3. Who's Hitchcock talking about?

Well, you don't need to search too far to figure that when Hitchcock is talking about the team's top players, he's talking about captain Jamie Benn and top center Tyler Seguin, along with Radulov and defenseman John Klingberg.

Benn and Seguin combined for nine shot attempts on the night. Compare that to Friday's come-from-behind win over Anaheim when the Stars scored twice on the power play in the third to secure the win. Benn had 10 shot attempts and scored the game-winner on a nice deflection of a Klingberg point shot. Seguin had 12 shot attempts and set up the tying goal with a terrific pass in the slot to Devin Shore, who redirected the puck into the net.

None of that stuff was happening Sunday night, either at even strength or when the Stars were on the power play -- save for the long 5-on-3 that netted the only goal.

On a night when the Penguins were uncharacteristically sloppy, the Stars simply couldn't capitalize.

It wasn't just the big boys. Pitlick had a break in the second period on a weird Pittsburgh line change, but DeSmith made the stop. Mattias Janmark, who continues to be hampered by playing with a cage, had a good chance after intercepting a pass in the Pittsburgh zone in the first, but he couldn't turn that into a shot on net.

And so it went.

"When you want to make the next play, and you want to play sideways, this is what you get: nothing," Hitchcock said.

How do you address it?

"Eventually, you have to become desperate enough that you want to play the right way offensively," he said.

Video: DAL@PIT: Lehtonen denies Guentzel in front


4. A call for assistance

For the second time in three games, the Stars have received stellar netminding from Lehtonen and responded by providing him only token run support.

The Stars were shut out last Tuesday in Nashville, 2-0, behind a wonderful 32-save performance by Lehtonen before bouncing back for the win over Anaheim and dropping Sunday's decision, allowing two goals on 29 shots.

The first goal was a Patric Hornqvist power-play marker, as noted. And the second came after a series of weak efforts to clear the puck in the waning seconds of the first period failed and former Dallas defender Jamie Oleksiak ripped a shot over Lehtonen's catching glove with 3.4 seconds left to stake Pittsburgh to a 2-0 lead.

"It's a tough goal," Spezza admitted. "The first period's pretty even scoring-chance-wise, and they score at the end. We have a couple of chances to get it out, we don't. But we had lots of game to make up for it. Made it 2-1, had lots of opportunities to try to tie the game up.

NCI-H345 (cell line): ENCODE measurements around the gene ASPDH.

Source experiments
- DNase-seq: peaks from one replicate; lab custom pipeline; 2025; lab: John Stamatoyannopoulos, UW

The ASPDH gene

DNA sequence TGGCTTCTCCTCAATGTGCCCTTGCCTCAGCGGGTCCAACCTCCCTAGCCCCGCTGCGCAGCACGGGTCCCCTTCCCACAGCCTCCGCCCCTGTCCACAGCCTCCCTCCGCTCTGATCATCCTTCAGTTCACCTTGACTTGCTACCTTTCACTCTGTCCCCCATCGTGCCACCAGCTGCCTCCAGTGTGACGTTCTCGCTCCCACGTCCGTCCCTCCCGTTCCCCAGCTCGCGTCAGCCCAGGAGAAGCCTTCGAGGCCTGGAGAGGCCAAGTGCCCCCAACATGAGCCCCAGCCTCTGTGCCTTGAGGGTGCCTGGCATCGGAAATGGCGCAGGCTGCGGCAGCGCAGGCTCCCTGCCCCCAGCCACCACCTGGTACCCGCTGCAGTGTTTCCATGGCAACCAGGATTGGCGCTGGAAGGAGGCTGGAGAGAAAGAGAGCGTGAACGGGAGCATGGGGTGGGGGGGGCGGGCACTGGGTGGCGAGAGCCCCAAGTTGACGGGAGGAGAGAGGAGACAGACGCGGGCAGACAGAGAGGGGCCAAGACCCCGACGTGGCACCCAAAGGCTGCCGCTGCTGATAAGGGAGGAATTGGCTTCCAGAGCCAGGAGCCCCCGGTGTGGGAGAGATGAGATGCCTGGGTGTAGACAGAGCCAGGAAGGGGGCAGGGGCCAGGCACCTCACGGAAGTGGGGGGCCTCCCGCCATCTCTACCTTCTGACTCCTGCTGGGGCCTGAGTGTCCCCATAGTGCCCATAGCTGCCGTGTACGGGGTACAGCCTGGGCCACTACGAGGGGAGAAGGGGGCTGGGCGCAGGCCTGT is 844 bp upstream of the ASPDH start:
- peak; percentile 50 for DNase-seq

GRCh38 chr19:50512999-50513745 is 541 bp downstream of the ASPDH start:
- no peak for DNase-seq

"But obviously, yeah, you don't want to get down two heading into any intermission."

Lehtonen was philosophical, as is his want, about not being able to find a way to get at least a point to kick off the road trip before the team headed off to Montreal.

"It's always disappointing to not get points at this time of the year. It doesn't matter if it's first game of the road trip or whatnot," Lehtonen said. "Just we played, like, careless, I thought. Two periods, and too many penalties. That's a pretty good team. You give them opportunities that they don't create by themselves -- that's dangerous way to play. But we were hanging in there, and we were hoping for a comeback, but that didn't happen tonight."

Video: Spezza on loss in Pittsburgh


5. Tip of the cap to Forbes and more

Everything was set for a nice story on the heroics of Dallas video coach Kelly Forbes, whose quick thinking on a late second period Pittsburgh power play overturned what would have been a third Penguins goal on an offside challenge.

Sure enough, replays prompted by Forbes' quick assessment of the situation showed that Evgeni Malkin's one skate was in the air and the other in the Dallas zone when the puck entered the zone. And so, a second Hornqvist goal was erased and the Stars continued -- until Malkin's empty-netter in the final minute -- with just a one-goal deficit.

"It was a great call by our video guy, by Kelly. It was a great call and gave us a chance," Hitchcock said.

Only one Stars player, Radulov, had more than two shots on goal Sunday -- and he had three.

This story was not subject to approval of the National Hockey League or Dallas Stars Hockey Club.

Scott Burnside is a senior digital correspondent for You can follow him on Twitter @OvertimeScottB, and listen to his podcast.